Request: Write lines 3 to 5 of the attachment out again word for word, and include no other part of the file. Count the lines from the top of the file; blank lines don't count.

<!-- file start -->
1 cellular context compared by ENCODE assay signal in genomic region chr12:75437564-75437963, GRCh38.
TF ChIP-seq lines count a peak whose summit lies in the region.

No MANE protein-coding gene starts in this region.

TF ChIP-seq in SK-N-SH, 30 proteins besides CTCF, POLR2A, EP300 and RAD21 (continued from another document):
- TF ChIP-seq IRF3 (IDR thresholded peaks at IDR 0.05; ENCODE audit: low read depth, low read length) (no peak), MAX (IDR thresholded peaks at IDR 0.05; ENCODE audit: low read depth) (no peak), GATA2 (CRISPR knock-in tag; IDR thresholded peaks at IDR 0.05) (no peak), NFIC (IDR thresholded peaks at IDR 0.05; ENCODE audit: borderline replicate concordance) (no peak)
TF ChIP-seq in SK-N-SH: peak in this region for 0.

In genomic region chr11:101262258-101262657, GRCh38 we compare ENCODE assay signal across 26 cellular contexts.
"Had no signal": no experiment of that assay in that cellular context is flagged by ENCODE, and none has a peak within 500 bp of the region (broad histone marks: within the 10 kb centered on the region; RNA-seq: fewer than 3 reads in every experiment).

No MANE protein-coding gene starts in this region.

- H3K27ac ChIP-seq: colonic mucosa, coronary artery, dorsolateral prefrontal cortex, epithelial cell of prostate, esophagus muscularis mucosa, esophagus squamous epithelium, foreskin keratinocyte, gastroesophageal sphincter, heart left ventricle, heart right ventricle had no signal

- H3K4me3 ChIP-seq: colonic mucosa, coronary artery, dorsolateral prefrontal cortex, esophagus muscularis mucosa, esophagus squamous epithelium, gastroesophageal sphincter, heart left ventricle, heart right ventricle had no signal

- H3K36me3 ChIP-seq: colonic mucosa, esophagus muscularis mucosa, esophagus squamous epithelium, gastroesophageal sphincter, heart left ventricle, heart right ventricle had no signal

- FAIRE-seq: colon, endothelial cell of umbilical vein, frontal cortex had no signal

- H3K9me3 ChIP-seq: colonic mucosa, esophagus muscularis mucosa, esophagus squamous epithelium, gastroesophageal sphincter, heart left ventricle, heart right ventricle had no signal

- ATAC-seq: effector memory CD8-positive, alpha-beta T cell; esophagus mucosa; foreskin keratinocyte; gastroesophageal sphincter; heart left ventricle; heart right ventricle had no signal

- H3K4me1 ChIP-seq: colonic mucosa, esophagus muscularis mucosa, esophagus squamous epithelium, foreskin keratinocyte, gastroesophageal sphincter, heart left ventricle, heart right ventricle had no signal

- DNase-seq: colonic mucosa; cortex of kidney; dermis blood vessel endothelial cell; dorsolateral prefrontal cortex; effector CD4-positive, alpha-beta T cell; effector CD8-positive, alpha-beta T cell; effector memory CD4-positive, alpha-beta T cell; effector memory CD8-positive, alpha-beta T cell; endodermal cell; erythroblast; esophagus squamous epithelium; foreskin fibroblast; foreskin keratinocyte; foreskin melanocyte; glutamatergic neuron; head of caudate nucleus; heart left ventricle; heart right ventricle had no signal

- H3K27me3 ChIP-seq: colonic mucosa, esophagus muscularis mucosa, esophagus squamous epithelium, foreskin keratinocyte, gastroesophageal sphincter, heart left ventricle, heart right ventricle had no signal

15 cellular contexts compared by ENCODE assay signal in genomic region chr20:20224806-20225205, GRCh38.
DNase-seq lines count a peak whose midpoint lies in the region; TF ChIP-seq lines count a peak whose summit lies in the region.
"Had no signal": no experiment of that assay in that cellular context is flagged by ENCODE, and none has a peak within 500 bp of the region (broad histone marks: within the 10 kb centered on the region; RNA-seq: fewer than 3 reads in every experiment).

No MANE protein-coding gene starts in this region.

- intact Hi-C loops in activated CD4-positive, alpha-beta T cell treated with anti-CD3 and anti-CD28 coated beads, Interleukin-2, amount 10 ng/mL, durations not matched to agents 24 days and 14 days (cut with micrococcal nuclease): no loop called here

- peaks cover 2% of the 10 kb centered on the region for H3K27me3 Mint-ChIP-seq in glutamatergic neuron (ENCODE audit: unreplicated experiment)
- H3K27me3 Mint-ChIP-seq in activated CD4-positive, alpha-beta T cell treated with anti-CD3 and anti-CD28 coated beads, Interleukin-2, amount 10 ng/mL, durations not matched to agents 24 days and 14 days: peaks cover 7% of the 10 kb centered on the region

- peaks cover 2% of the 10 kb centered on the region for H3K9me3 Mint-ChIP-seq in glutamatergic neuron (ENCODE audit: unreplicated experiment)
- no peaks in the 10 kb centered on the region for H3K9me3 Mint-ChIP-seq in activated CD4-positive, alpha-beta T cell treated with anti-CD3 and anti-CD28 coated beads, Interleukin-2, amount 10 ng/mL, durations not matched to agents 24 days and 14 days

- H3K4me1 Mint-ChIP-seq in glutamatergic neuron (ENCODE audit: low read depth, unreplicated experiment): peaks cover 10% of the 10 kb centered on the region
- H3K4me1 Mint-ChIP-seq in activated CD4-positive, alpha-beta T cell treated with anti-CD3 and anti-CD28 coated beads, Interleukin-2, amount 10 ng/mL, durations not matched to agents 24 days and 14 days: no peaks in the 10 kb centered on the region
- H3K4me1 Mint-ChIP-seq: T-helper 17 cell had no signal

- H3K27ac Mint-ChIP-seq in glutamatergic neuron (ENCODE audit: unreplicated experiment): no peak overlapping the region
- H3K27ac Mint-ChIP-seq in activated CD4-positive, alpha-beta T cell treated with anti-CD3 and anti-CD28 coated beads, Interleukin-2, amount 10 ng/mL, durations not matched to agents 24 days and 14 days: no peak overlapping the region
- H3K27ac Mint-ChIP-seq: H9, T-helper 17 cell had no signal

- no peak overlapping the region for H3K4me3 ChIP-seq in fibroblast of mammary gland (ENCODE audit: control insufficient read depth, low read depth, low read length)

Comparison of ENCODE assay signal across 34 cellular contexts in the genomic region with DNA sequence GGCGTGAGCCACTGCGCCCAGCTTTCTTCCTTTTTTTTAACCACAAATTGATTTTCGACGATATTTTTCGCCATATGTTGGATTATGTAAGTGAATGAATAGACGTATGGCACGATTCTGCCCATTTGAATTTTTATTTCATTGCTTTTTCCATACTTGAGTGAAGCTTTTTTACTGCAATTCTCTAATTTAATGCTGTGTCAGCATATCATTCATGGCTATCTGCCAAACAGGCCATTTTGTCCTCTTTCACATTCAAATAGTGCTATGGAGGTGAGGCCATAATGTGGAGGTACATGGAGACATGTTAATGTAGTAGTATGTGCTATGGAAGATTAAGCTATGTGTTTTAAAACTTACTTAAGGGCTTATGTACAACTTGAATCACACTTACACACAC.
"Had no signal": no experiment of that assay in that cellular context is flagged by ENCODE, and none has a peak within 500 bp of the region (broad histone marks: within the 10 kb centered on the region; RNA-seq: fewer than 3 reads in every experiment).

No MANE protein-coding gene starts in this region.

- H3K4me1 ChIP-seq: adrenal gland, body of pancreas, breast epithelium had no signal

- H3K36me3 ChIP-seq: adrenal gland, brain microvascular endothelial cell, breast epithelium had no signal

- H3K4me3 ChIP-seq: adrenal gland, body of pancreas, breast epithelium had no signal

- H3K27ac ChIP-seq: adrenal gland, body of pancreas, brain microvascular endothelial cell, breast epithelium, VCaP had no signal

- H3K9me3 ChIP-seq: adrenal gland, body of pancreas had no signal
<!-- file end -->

No MANE protein-coding gene starts in this region.

TF ChIP-seq in SK-N-SH, 30 proteins besides CTCF, POLR2A, EP300 and RAD21 (continued from another document):
- TF ChIP-seq IRF3 (IDR thresholded peaks at IDR 0.05; ENCODE audit: low read depth, low read length) (no peak), MAX (IDR thresholded peaks at IDR 0.05; ENCODE audit: low read depth) (no peak), GATA2 (CRISPR knock-in tag; IDR thresholded peaks at IDR 0.05) (no peak), NFIC (IDR thresholded peaks at IDR 0.05; ENCODE audit: borderline replicate concordance) (no peak)